it’s the big cheese in the mobile OS world, iOS is a little late to the social
integration party. Android has linked in Facebook, Gmail and Twitter contacts
with your phone book for ages now, and Windows Phone has had it from day one to
a degree. iOS still lags behind, though, with iOS 5’s biggest new social
addition being in-app tweeting and sharing – something long available on other
platforms. For such a mature mobile OS, it’s pretty lacking.
bottle to the social party is Twitter and LinkedIn integration to add to
Windows Live and Facebook. All will now show up in your People feed, and you
can update your own status and it’ll go to multiple platforms if you want.
What’s more, if you have any friends set to Live Tiles on the start menu, it’ll
also now show their statuses there too (just be sure who you add, though!).
Mango also adds groups, allowing you to organise your contacts into instantly
communicable groups, be it by Facebook, SMS or tweets.
always been pretty comprehensive when it comes to social integration, and with
ICS this is maintained without any major stand-out features. However, changes
have been made to the APIs that deal with social information streams, allowing
apps to use the social data ICS collects about your contacts. Not exciting yet,
but it has potential for interesting applications. Otherwise, though, it’s not
as deeply integrated as with Mango, but some manufacturers will add their own
touches to lessen this.
iOS 5 brings to the table are Apple’s oft-boasted gestures.’
One of the
biggest faux-pas in a mobile OS these days is the inability to multitask.
Android has always been able to, in one form or another, but only recent
revisions of iOS and WP have added the function in. Unfortunately, both are
still quite flakey and not up to Android.
Microsoft’s first attempt and it’s a form of save-state multitasking, meaning
the application is frozen in its current state and unfrozen when returned to.
It’s helpful, and light on battery power, because it’s not using the CPU, but
it means the app can’t run in the background, limiting its use. Many apps will
also restart completely when switched to, so with something like eBay it’ll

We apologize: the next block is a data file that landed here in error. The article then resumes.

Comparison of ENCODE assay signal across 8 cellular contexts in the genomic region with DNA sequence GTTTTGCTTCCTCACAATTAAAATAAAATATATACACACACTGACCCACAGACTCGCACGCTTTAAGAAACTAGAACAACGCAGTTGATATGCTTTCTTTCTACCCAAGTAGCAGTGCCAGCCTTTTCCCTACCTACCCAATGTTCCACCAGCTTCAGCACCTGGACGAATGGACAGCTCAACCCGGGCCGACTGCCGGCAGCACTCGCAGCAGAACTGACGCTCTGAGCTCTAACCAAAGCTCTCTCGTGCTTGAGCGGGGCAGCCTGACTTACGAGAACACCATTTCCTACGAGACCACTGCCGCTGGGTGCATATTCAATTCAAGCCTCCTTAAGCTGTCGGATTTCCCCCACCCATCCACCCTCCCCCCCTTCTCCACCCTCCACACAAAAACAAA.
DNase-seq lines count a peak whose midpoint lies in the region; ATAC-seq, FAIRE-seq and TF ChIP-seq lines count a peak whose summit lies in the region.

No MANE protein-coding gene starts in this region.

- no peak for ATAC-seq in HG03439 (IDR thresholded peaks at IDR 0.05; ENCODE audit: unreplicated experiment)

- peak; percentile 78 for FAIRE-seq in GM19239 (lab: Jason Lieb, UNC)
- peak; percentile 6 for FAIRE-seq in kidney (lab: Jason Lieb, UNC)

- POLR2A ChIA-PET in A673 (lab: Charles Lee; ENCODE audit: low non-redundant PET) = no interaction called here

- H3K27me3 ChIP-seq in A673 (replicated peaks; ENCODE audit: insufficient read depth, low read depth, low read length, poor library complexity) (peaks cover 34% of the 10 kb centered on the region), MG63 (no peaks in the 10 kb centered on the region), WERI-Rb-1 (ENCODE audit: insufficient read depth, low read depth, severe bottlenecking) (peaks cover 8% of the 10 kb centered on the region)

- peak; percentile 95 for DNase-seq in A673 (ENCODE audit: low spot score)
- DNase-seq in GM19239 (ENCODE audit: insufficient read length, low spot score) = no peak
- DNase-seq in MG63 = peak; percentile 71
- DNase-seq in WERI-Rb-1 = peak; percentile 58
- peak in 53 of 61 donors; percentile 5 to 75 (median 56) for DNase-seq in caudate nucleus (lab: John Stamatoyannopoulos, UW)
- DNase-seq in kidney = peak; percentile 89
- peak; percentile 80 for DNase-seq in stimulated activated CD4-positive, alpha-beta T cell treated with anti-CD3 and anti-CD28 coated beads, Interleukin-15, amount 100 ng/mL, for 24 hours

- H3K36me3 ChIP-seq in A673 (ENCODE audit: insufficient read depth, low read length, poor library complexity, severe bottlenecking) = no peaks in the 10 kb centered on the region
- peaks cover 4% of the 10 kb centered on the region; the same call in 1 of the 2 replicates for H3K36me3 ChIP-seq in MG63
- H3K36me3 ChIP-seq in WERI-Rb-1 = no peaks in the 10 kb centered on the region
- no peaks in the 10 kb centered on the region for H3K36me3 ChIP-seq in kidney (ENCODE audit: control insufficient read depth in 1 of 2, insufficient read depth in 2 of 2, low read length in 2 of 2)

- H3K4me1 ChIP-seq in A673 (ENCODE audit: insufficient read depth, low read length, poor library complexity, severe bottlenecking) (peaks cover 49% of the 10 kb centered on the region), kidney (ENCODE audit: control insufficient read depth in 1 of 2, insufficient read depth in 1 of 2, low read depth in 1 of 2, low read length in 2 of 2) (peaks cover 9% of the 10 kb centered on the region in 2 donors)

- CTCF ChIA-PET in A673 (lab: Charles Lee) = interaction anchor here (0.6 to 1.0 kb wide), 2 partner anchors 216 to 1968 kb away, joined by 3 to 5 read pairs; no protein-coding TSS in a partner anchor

mean starting your searches again. It’s graphical, so you can see the saved
state, but Mango’s multitasking is limited.
iOS is much
the same, but it has been multitasking since iOS 4 and many more apps are now
multitasking friendly. What iOS 5 brings to the table are Apple’s oft-boasted
gestures – using four fingers you can swipe back and fourth between
applications. It’s useful and admittedly the easiest of all the operating
systems, and the same gestures are found in Mac OS X Lion too, making
adds a new graphical multitasking switcher baked into the OS, and like Mango it
makes it simple to switch. You can also push away apps webOS-like to kill them.
Android’s is true multitasking too, so applications (and widgets) will happily
chug away in the background. However, this isn’t always ideal, as a poorly
coded app can eat away at your battery without you realising. If spite of this,
ICS is still the best, and the most computer-like, multitasking environment.
too well known, but the iPad was in development before the iPhone. Of course,
it was the iPhone that saw the light of day first, but iOS has always been as
much a tablet OS as it has a phone one, even with the allegations of the iPad
being a large iPhone. iOS 5 doesn’t add to much specifically for the iPad, but
with the platform becoming more mature, there are many more tablet specific
apps available. There have been reports of iOS 5 running slower on iPad 1s,
seen the less than perfect fit Android was for tablets in the past. Thankfully,
though, it came on leaps and bounds with Honeycomb, a tablet-only version. ICS
brings together the best of Honeycomb and Gingerbread into an OS that’s equally
happy on a big screen as much as it is on a small one. Users of Honeycomb will
see many similarities, keeping ICS familiar while still moving on. It works
well, looks great and unlike Honeycomb, it’s open source, so likely to appear
in many hacked forms, from the slick and fast to the full bells and whistles.
sees the value of tablet computing, but you won’t find Windows Phone on any of
them (well, not officially anyway). Unlike the other two, Microsoft’s tablet OS
isn’t derived from its mobile one. Instead, it’s a desktop OS, specifically
Windows 8. Microsoft could well have a point too: why struggle to make its
phone OS work on a bigger screen when it can get its powerful and proven
desktop one working even better. The public beta released last year
demonstrated the Metro UI, and Microsoft’s announcements of Windows 8 on ARM
chips and WP8 sharing its kernel puts Redmond in a unique and interesting